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Research Brief No. 3: Infrastructure Interdependencies and Geographic Concentration for Oil and Gas Process Control System Risk Management

Author: ICIS

Sector: Energy

Publication type: Acrobat PDF

Interdependencies with other infrastructure systems have implications for PCS in the Oil & Gas sector. The Oil & Gas sector depends on other infrastructure systems to operate. These dependencies include electricity, water and telecommunications. Outages in these networks can have important adverse consequences for the Oil & Gas sector. Metrics are available to quantify how other infrastructure outages can affect Oil & Gas. Two metrics are presented that apply to the length of an outage. Duration Metric:* The recovery of Oil & Gas facility operations following an electricity outage provides an indicator of the relative duration of an outage. Following the Gulf Coast hurricanes, oil refineries took anywhere from the same amount of time to three times as long to recover relative to the time electric power was restored. The Colonial Pipeline took ten days to be fully restored. Understanding these effects allows oil & gas system managers to anticipate delays from outages in other infrastructure and adopt risk management options accordingly. Disruption Metric:** Oil & Gas facilities can be disrupted by other facilities that are located near them or upon which they depend to operate. For example, gas distribution lines are more likely to be affected by disruptions in other infrastructure, such as water, electric and road facilities, than gas ruptures are likely to disrupt those other facilities. In summary, several kinds of scenarios depicting these interdependencies and measures to anticipate them are possible: -- Oil and gas outages occur due to electric power and process control system outages; the duration of oil and gas outages relative to outages in these other sectors can be estimated based on historical evidence. For example, initial evidence reveals that oil and gas system disruptions last longer than disruption in electricity used in its operation. -- Oil and gas disruptions can be caused by disruptions in other infrastructures, and oil and gas disruptions can in turn disrupt other infrastructures; the direction and frequency of these effects can be estimated using historical case studies. For example, initial evidence reveals that ruptures in other infrastructure such as water mains can disrupt gas distribution lines.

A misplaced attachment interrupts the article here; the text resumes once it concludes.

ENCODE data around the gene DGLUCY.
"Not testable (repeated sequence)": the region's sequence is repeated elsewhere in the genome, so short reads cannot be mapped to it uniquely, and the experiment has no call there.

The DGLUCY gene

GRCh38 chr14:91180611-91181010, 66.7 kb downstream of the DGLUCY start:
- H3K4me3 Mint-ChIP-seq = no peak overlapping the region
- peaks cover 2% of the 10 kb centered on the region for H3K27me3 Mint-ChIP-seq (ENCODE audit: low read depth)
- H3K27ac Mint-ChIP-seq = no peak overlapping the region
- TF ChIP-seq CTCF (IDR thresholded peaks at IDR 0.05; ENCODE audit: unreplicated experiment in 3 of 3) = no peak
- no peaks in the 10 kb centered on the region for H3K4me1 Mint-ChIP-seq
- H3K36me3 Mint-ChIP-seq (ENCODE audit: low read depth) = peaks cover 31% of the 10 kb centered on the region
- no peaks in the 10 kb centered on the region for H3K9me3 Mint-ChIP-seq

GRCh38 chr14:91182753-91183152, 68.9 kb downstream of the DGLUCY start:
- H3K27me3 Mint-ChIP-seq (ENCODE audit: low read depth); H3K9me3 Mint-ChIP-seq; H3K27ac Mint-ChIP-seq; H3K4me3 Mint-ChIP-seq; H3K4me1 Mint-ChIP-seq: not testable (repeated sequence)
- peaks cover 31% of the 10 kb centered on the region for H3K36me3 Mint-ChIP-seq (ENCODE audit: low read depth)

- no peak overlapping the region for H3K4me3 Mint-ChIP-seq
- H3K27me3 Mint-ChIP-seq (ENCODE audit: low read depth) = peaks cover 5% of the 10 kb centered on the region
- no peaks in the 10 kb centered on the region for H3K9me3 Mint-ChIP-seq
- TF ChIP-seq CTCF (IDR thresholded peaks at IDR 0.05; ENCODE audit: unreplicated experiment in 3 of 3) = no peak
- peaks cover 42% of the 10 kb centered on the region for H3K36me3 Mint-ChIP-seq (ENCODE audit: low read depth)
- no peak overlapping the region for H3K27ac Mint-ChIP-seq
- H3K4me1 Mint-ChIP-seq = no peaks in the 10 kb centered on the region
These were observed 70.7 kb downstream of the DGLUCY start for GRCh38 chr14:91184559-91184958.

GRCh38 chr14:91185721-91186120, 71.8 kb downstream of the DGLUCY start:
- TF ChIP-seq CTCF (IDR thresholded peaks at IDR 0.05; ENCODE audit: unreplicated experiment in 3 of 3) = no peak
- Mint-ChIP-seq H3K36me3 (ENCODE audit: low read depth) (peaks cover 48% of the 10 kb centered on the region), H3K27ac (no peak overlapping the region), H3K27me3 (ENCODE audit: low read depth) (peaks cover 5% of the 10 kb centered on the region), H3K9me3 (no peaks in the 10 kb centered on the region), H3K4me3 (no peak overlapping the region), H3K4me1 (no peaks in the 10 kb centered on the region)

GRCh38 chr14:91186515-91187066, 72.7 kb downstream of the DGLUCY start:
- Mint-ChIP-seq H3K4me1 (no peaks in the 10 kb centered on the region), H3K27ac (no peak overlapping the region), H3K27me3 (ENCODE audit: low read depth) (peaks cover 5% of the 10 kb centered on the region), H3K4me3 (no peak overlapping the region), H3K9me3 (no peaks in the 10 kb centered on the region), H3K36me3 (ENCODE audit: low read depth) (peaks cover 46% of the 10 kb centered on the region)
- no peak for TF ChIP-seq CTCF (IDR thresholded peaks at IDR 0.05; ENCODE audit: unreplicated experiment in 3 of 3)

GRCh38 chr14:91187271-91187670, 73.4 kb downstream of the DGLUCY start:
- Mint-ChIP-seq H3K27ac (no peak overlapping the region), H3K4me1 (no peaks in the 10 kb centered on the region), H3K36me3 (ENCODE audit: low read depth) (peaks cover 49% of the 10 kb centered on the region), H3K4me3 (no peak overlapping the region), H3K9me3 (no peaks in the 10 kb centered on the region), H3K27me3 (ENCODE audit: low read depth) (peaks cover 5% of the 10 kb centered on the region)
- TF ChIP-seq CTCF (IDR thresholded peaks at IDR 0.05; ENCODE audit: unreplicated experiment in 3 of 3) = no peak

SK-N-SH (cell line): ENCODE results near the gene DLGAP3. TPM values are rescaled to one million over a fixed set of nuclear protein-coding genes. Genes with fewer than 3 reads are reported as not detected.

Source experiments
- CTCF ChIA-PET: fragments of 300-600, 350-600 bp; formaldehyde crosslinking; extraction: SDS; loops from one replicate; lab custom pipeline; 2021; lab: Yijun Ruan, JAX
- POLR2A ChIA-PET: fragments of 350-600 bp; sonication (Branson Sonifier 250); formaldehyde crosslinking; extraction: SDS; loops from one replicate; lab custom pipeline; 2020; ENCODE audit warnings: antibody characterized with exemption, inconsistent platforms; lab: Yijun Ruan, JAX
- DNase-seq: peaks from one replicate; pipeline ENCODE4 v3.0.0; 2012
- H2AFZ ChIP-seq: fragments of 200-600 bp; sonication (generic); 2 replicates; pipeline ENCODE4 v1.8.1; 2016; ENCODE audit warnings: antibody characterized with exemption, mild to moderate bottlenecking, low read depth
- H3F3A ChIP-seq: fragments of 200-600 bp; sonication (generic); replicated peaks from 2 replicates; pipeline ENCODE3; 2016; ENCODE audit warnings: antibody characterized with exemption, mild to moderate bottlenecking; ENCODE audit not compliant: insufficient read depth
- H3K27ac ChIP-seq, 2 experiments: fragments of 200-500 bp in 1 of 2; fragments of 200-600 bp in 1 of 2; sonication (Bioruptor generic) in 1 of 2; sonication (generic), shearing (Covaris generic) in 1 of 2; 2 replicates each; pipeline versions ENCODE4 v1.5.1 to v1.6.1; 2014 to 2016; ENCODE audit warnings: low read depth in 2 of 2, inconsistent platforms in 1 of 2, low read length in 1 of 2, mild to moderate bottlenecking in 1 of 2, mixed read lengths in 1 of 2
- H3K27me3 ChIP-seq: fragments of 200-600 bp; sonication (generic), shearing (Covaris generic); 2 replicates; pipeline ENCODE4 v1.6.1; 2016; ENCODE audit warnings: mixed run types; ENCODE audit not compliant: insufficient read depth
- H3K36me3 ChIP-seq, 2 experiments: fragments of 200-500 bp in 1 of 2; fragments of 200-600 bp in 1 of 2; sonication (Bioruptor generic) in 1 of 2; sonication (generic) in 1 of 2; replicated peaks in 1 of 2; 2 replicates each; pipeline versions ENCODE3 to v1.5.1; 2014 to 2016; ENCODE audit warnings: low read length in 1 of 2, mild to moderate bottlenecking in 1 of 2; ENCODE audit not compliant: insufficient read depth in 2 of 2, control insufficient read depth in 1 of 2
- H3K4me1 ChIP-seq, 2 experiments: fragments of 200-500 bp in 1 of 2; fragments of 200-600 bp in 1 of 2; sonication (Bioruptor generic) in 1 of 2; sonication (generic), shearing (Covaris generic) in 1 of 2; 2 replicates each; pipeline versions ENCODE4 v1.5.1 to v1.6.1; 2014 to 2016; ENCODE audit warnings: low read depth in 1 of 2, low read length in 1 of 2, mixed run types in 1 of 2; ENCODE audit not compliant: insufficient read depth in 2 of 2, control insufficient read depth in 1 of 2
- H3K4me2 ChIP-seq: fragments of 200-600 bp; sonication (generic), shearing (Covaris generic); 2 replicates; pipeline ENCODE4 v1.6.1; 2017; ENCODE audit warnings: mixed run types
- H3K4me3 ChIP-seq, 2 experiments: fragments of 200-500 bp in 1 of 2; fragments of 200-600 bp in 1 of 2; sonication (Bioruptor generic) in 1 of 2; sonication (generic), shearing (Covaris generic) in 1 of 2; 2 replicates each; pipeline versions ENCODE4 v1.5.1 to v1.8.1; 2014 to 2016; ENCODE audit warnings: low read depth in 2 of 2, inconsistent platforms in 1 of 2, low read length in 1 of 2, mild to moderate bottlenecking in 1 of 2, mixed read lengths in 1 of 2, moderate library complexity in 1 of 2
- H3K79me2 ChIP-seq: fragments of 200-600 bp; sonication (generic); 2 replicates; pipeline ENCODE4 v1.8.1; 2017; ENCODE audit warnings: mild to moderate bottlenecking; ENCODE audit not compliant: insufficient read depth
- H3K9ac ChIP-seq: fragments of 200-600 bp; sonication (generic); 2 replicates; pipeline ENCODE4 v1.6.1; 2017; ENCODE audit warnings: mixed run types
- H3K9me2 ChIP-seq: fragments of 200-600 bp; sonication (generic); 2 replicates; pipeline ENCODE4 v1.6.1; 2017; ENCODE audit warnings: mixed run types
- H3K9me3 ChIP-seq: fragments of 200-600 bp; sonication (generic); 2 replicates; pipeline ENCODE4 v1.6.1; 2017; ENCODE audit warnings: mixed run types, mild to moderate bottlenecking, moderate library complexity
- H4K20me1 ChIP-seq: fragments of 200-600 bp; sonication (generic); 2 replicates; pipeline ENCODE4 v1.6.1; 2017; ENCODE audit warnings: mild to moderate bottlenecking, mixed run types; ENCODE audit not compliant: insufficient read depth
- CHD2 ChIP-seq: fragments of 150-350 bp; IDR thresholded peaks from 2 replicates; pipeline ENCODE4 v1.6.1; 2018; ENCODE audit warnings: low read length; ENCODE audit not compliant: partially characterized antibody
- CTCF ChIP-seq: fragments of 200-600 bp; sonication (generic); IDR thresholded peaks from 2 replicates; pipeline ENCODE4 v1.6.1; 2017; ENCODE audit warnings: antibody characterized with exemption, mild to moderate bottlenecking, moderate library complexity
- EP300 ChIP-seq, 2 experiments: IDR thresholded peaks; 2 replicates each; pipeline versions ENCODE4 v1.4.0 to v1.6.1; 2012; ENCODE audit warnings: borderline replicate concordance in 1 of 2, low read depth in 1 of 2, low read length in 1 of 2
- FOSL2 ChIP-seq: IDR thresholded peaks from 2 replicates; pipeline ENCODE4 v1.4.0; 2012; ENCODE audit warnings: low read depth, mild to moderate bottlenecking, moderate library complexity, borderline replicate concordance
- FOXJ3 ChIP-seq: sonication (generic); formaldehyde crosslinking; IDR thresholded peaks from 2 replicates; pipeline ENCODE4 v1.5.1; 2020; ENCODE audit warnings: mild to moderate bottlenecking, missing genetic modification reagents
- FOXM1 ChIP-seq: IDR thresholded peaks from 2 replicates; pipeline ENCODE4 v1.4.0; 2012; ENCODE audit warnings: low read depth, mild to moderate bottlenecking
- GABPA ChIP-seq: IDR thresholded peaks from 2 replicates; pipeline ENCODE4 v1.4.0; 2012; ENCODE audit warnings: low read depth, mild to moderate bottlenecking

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Date Created: June 2006; Date Posted: November 2006




  • Energy



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